# Artin-Schreier theory

(Redirected from Artin–Schreier theory)
A formally real field $F$ has the property that the only solutions of $x_1^2 + \cdots + x_n^2 = 0$ are $x_1 = \cdots = x_n = 0$. Any such field can be ordered and, conversely, any ordered field is formally real. A real-closed field is a formally real field that is maximal under algebraic extensions. If $F$ is real closed, then $F(\sqrt{-1})$ is algebraically closed and, conversely, if $F(\sqrt{-1})$ is algebraically closed and $\sqrt{-1} \not\in F$, then $F$ is real closed (the Artin–Schreier characterization of real-closed fields). A further Artin–Schreier theorem is that if $\bar F$ is the algebraic closure of $F$, $\bar F \neq F$ and $[\bar F:F] < \infty$, then $F$ is real closed and hence of characteristic zero and $\bar F = F(\sqrt{-1})$.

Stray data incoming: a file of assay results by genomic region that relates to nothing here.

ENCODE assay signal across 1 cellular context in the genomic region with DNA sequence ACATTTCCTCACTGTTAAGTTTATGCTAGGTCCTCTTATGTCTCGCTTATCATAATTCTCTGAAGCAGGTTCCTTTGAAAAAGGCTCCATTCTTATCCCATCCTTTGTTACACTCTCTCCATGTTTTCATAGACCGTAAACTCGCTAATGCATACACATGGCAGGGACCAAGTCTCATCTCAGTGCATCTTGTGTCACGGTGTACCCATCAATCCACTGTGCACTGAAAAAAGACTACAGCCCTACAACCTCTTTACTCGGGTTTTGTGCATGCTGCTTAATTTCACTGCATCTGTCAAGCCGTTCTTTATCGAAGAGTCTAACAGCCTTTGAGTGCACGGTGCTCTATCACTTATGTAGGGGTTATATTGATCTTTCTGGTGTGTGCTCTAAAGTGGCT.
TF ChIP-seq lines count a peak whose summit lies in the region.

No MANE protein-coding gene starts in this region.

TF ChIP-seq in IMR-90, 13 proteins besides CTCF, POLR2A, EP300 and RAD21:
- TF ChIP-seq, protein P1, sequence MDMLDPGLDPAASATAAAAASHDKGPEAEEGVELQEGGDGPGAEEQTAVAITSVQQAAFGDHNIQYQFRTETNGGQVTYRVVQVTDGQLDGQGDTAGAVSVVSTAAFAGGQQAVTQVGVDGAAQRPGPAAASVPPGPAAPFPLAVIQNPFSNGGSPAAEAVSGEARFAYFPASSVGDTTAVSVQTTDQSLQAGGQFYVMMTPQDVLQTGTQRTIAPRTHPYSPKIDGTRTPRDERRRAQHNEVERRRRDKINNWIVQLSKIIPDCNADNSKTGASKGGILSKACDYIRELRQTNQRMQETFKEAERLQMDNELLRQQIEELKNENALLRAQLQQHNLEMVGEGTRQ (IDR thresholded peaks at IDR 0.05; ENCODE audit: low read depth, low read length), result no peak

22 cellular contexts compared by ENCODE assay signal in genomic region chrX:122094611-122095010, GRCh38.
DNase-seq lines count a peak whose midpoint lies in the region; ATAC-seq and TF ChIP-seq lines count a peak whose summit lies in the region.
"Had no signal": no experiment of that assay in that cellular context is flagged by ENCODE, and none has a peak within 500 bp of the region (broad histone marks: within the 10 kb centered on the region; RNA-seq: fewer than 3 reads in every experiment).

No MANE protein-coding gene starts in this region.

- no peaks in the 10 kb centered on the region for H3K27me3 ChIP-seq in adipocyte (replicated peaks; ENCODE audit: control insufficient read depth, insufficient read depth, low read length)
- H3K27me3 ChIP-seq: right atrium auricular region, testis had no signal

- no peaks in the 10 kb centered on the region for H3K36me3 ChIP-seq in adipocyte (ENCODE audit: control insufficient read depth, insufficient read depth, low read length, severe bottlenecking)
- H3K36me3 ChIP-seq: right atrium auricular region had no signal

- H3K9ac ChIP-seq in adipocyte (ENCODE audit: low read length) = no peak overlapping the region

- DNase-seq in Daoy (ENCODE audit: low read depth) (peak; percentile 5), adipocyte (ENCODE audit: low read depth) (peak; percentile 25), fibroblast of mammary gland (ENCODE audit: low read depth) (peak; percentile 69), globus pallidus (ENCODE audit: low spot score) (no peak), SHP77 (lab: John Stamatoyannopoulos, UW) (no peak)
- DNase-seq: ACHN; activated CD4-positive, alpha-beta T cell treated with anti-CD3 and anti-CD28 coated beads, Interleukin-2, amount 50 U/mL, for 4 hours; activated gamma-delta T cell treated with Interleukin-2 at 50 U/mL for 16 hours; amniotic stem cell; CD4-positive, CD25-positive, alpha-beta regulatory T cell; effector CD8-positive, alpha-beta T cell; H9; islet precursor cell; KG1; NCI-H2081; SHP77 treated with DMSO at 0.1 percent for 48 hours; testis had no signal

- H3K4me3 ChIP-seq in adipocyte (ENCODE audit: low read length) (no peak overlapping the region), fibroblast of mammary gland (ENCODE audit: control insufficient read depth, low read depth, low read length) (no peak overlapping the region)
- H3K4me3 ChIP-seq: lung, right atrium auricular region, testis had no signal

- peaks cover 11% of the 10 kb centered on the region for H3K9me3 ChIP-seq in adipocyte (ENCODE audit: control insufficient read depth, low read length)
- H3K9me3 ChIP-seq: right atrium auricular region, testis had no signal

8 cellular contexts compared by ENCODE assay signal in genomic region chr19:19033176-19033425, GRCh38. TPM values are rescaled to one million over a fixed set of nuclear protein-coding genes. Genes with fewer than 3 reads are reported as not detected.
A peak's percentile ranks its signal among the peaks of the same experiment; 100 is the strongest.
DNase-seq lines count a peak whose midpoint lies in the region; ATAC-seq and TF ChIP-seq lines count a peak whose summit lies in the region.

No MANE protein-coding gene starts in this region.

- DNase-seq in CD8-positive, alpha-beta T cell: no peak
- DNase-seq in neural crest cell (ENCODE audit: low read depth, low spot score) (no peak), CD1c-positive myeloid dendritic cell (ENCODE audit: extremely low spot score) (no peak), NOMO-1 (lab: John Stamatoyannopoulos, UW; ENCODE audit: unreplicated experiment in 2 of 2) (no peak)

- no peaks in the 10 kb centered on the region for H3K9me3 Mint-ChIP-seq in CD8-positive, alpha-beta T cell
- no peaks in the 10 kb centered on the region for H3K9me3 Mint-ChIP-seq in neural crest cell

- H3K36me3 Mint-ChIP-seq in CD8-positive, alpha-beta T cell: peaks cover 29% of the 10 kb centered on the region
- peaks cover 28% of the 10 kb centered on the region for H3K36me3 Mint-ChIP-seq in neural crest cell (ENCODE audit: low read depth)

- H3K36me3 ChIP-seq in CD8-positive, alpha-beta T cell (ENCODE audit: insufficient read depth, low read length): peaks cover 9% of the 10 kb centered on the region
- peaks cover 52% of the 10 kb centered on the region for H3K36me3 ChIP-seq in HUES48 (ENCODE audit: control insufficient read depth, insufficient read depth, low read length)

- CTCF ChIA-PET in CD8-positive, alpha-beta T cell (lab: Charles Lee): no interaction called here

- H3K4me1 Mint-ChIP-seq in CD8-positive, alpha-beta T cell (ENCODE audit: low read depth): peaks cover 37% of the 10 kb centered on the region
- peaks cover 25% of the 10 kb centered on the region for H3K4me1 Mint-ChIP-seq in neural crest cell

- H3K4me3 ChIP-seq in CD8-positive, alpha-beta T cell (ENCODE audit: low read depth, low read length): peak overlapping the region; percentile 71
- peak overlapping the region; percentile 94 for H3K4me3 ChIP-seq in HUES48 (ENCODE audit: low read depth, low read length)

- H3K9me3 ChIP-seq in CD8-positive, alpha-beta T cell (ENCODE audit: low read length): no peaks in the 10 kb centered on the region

The theory of formally real fields led E. Artin to the solution of the Hilbert problem on the resolution of definite rational functions as sums of squares (the Artin theorem): Let $F$ be a field of real numbers, i.e. a subfield of the field of real numbers $\mathbf{R}$, which has a unique ordering, and let $Q$ be a rational function (of several variables) with coefficients in $F$ that is rationally definite in the sense that $Q(x_1,\ldots,x_n) \ge 0$ for all $x_1,\ldots,x_n$ for which $Q(x_1,\ldots,x_n)$ is defined. Then $Q$ is a sum of squares of rational functions with coefficients in $F$.